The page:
Strategic worrying is the best way to utilize this anxiety. It means making an honest evaluation of whether worrying is helping you on a case by case basis. If you connect worrying and positive behaviors, then the worrying may be worth it to you. If you are only stressing yourself without taking action, it is merely wasted energy.

  1. Prepared when things aren’t OK

This goes with the first two advantages of anxiety quite naturally. Anxious people love to rely on the idea of better safe than sorry. They have checked and double checked; they have tried to be as careful as they can. So when things are difficult, or when things go wrong, they are definitely prepared.

When things do go wrong, people with anxiety almost have the unique position of a fortune teller being vindicated. They have had time to make sure back-up plans and safety-nets in place. At the very least, they have mentally prepared themselves for that worst-case scenario. Some of us who struggle with anxiety have almost built up immunity to it.

It is not so much to say that it is good to always expect the worst, because that can lead to compromising your standards and a willingness to settle where you shouldn’t. However, knowing that you have put things in place just in case is reassuring that you’ve done all you can. Then, even if things fail you cannot say you didn’t at least do your best.

So essentially, being prepared for when things go wrong shouldn’t be an excuse to prematurely accept defeat. Instead these advantages to anxiety give you a reason to take more action.

  1. Excited when everything is OK

On the flip-side to that last point, another of the big advantages of anxiety is when you are surprised to learn that everything is OK. As we were saying, anxiety can have you preparing for the worst and jumping to negative conclusions, but when those premonitions don’t come to fruition, it is both relieving and exciting.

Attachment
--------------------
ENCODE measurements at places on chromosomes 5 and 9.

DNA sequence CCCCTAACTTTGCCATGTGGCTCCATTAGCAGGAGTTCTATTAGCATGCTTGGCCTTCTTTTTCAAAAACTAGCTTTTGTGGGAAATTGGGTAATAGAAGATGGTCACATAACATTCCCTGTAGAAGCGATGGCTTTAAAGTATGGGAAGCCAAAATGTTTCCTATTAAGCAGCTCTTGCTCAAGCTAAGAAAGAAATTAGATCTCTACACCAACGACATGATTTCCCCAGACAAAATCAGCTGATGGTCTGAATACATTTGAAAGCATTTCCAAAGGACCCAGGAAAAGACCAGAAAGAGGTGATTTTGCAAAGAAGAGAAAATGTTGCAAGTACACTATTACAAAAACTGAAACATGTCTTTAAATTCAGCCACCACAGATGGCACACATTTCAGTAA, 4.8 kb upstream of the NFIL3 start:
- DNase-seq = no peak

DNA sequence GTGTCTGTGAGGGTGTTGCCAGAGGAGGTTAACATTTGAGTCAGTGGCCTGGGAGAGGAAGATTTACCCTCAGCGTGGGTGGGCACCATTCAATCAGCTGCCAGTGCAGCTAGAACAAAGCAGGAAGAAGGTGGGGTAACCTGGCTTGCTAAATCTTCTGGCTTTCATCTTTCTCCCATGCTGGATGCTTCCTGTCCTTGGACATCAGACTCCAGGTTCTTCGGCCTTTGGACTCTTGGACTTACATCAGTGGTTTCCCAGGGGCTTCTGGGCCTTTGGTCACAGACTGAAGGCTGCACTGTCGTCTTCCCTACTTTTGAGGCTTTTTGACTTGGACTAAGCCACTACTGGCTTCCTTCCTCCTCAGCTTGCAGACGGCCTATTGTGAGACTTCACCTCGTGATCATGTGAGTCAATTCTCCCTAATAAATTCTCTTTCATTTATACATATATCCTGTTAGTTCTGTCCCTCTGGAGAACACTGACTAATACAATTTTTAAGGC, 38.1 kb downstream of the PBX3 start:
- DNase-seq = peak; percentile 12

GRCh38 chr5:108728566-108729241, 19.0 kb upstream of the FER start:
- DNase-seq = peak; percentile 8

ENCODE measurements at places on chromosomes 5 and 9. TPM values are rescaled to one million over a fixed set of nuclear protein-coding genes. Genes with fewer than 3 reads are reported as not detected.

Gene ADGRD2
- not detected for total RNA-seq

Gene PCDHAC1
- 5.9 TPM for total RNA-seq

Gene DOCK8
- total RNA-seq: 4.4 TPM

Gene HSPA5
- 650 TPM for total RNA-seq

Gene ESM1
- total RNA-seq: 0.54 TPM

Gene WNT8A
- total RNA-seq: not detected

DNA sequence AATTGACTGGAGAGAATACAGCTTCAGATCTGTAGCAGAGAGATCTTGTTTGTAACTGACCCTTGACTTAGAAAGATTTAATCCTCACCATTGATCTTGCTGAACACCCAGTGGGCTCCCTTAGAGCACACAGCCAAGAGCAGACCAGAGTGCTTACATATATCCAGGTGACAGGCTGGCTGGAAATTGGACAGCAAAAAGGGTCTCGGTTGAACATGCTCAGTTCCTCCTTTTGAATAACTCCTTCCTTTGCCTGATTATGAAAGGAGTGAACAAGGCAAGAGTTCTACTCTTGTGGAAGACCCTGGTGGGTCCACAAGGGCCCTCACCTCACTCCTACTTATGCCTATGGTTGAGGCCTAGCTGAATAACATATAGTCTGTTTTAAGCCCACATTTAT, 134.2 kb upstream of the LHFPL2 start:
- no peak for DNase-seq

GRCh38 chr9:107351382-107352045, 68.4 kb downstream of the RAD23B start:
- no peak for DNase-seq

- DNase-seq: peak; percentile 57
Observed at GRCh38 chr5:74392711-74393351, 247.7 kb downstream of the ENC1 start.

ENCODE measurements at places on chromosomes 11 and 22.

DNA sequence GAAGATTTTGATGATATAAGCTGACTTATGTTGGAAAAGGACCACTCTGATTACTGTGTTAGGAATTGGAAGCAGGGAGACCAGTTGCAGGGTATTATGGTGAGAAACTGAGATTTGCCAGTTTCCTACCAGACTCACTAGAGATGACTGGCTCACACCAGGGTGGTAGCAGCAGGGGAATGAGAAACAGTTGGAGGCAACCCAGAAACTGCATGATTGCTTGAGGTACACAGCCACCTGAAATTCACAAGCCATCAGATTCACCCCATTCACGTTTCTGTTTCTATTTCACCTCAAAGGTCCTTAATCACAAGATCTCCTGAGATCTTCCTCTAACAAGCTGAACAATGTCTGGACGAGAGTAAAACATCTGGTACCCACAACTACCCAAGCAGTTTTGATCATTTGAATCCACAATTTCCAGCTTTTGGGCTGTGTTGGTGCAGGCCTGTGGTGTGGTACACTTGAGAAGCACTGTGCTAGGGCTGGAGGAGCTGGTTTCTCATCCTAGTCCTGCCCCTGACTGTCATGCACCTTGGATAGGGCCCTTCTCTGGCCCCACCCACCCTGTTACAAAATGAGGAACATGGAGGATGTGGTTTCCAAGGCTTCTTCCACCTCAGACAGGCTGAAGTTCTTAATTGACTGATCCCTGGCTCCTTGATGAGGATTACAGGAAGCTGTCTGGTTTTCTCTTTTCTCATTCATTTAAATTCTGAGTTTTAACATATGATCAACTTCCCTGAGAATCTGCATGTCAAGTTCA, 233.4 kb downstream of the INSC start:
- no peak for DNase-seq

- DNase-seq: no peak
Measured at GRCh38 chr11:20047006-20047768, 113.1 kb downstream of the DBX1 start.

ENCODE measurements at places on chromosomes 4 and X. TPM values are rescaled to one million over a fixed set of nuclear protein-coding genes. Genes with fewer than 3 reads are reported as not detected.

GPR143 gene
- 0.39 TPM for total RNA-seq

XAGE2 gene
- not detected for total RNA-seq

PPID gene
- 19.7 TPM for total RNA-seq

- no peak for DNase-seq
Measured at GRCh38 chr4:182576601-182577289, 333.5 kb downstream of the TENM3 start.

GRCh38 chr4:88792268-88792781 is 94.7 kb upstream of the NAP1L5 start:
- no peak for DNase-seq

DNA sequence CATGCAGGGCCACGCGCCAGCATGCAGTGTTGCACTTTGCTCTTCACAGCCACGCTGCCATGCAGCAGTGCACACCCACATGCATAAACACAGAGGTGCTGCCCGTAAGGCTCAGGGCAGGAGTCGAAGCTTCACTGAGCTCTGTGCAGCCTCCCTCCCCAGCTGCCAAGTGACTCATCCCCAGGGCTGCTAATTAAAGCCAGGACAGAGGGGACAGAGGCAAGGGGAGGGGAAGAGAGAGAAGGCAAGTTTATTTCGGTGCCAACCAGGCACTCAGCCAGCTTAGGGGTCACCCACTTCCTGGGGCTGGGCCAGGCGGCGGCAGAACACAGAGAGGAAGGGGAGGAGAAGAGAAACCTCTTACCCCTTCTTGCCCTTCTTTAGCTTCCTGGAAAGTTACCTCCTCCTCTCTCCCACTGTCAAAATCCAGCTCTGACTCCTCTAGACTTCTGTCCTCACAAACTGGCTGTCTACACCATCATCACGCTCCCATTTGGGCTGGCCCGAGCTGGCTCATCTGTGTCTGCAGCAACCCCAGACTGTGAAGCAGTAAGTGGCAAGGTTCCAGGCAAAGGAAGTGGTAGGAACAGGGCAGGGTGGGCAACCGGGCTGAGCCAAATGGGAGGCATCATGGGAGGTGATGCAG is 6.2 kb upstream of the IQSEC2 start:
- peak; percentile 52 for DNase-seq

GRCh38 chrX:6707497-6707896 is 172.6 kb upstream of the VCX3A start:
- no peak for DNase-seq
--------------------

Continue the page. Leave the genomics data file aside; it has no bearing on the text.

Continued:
You basically give yourself a little rush with that experience of relief and happiness when you learn your fears have been averted, especially if your anxieties have almost convinced you that your nightmare scenario came true. That feeling of discovering everything isn’t what is seemed can be truly uplifting. This is probably the most gratifying of the advantages of anxiety.

It is nice when our expectations of a situation are exaggerated. We find some things are easier than we expect. Sometimes, this can make us even more proud of all the work we had done leading up to that moment because we overcame our fear, while still being prepared either mentally, physically or even financially not to come out OK.

As someone who has battled with anxiety a lot in life, I can say that knowing I was ready, even when I didn’t end up needing it, was an extremely gratifying feeling.

If you have an anxiety disorder it can interfere with your life in some very big ways. If you feel like you need more support with getting it under control, please consider some form of treatment. Anxiety and other psychological disorders are common to those who also struggle with substance abuse. If you or someone you love is struggling, help is available. Palm Partners offers dual diagnosis treatment to help people with mental illness and addiction issues to heal and recover. Please, call now.

    CALL NOW 1-800-951-6135